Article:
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Visual field

Perimetry; Tangent screen exam; Automated perimetry exam; Goldmann visual field exam; Humphrey visual field exam

 

The visual field refers to the total area in which objects can be seen in the side (peripheral) vision as you focus your eyes on a central point.

This article describes the test that measures your visual field.

How the Test is Performed

 

Confrontation visual field exam: This is a quick and basic check of the visual field. The health care provider sits directly in front of you. You will cover one eye, and stare straight ahead with the other. You will be asked to tell when you can see the examiner's hand.

Tangent screen or Goldmann field exam: You will sit about 3 feet (90 centimeters) from a screen with a target in the center. You will be asked to stare at the center object and let the examiner know when you can see an object that moves into your side vision. This exam creates a map of your entire peripheral vision.

Automated perimetry: You sit in front of a concave dome and stare at an object in the middle. You press a button when you see small flashes of light in your peripheral vision. Your responses help determine if you have a defect in your visual field. Automated perimetry is often used to track conditions that may worsen over time.

Your provider will discuss with you the type of visual field testing to be done.

 

How to Prepare for the Test

 

No special preparation is necessary.

 

How the Test will Feel

 

There is no discomfort with this test.

 

Why the Test is Performed

 

This eye exam will show whether you have a loss of vision anywhere in your visual field. The pattern of vision loss will help your provider diagnose the cause.

 

Normal Results

 

The peripheral vision is normal.

 

What Abnormal Results Mean

 

Abnormal results may be due to diseases or central nervous system (CNS) disorders, such as tumors that damage or press on (compress) the parts of the brain that deal with vision.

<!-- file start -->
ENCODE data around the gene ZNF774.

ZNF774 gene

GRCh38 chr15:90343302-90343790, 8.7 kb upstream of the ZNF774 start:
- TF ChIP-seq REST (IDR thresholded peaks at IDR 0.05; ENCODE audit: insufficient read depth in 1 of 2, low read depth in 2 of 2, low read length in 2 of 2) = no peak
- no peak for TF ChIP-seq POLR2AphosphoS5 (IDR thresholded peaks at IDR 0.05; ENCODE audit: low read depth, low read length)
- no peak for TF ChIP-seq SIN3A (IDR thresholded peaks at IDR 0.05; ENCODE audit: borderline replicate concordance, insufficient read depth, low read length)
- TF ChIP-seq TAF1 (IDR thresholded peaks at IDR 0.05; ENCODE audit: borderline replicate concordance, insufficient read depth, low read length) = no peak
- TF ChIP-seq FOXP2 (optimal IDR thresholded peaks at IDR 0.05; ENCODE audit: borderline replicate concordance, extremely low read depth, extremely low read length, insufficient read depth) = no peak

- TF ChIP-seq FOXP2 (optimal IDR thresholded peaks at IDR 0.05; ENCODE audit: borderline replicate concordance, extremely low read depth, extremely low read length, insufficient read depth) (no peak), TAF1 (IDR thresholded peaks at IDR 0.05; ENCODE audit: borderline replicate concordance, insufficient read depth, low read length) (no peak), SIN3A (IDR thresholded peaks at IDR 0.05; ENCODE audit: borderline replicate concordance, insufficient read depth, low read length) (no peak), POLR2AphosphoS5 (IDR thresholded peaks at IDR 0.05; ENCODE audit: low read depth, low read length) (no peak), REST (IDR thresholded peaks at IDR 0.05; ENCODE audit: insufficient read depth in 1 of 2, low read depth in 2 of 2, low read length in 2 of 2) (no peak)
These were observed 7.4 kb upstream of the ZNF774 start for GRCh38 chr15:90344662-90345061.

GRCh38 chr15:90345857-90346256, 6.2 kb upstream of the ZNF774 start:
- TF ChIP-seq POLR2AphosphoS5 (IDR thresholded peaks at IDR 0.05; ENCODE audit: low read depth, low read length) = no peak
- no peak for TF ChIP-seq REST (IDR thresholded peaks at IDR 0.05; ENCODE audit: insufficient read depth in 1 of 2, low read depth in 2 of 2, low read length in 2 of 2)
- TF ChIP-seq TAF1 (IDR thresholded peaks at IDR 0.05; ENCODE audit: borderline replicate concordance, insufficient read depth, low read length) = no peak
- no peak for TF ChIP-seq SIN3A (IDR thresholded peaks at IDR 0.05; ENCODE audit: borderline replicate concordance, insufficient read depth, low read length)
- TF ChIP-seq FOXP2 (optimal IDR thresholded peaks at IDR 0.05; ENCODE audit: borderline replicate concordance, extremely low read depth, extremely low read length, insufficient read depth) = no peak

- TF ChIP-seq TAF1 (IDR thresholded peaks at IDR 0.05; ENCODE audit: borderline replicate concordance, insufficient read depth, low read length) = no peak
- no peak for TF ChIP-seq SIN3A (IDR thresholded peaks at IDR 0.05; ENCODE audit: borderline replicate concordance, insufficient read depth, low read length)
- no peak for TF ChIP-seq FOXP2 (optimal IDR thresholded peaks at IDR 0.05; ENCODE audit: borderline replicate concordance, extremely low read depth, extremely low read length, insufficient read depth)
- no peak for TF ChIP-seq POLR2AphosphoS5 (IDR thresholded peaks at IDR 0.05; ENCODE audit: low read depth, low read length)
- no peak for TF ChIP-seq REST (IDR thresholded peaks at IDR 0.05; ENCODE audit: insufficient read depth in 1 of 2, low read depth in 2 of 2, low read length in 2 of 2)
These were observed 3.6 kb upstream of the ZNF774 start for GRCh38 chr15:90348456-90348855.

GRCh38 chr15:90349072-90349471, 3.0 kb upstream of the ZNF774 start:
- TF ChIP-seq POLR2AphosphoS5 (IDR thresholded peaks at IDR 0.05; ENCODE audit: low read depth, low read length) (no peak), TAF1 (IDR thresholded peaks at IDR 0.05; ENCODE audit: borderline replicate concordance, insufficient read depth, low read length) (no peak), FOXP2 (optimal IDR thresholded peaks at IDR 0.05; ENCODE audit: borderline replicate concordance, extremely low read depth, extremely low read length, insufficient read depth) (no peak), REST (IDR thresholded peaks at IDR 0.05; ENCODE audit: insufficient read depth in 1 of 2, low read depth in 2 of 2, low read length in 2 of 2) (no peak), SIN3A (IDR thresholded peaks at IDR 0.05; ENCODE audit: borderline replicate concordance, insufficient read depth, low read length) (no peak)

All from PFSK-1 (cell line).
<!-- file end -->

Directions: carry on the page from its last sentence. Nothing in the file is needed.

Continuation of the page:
Other diseases that may affect the visual field of the eye include:

  • Diabetes
  • Glaucoma
  • High blood pressure
  • Macular degeneration
  • Multiple sclerosis
  • Optic glioma
  • Overactive thyroid (hyperthyroidism)
  • Pituitary gland disorders
  • Retinal detachment
  • Stroke
  • Temporal arteritis

 

Risks

 

The test has no risks.

 

 

References

American Academy of Ophthalmology Preferred Practice Patterns Committee. Preferred Practice Pattern Guidelines. Comprehensive Adult Medical Eye Evaluation -- 2010. one.aao.org/preferred-practice-pattern/comprehensive-adult-medical-eye-evaluation--octobe. Accessed February 26, 2015.

Barton JJS, Sexton B. Examination of the visual field. In: Albert & Jakobiec's Principles & Practice of Ophthalmology. 3rd ed. Philadelphia, PA: Elsevier Saunders; 2008:chap 279.

Skarf B, Glaser JS, Trick GL. Neuro-ophthalmologic examination: the visual sensory system. In: Tasman W, Jaeger EA, eds. Duane's Ophthalmology. 2013 ed. Philadelphia, PA: Lippincott Williams & Wilkins; 2013:vol 2, chap 2.

 
  • Eye

    Eye - illustration

    The eye is the organ of sight, a nearly spherical hollow globe filled with fluids (humors). The outer layer or tunic (sclera, or white, and cornea) is fibrous and protective. The middle tunic layer (choroid, ciliary body and the iris) is vascular. The innermost layer (the retina) is nervous or sensory. The fluids in the eye are divided by the lens into the vitreous humor (behind the lens) and the aqueous humor (in front of the lens). The lens itself is flexible and suspended by ligaments which allow it to change shape to focus light on the retina, which is composed of sensory neurons.

    Eye

    illustration

  • Visual field test

    Visual field test - illustration

    Central and peripheral vision is tested by using visual field tests. Changes may indicate eye diseases, such as glaucoma or retinitis.

    Visual field test

    illustration

    • Eye

      Eye - illustration

      The eye is the organ of sight, a nearly spherical hollow globe filled with fluids (humors). The outer layer or tunic (sclera, or white, and cornea) is fibrous and protective. The middle tunic layer (choroid, ciliary body and the iris) is vascular. The innermost layer (the retina) is nervous or sensory. The fluids in the eye are divided by the lens into the vitreous humor (behind the lens) and the aqueous humor (in front of the lens). The lens itself is flexible and suspended by ligaments which allow it to change shape to focus light on the retina, which is composed of sensory neurons.

      Eye

      illustration

    • Visual field test

      Visual field test - illustration

      Central and peripheral vision is tested by using visual field tests. Changes may indicate eye diseases, such as glaucoma or retinitis.

      Visual field test

      illustration

    A Closer Look

     

      Talking to your MD

       

        Self Care

         

          Tests for Visual field

           

           

          Review Date: 2/23/2015

          Reviewed By: Franklin W. Lusby, MD, ophthalmologist, Lusby Vision Institute, La Jolla, CA. Also reviewed by David Zieve, MD, MHA, Isla Ogilvie, PhD, and the A.D.A.M. Editorial team.

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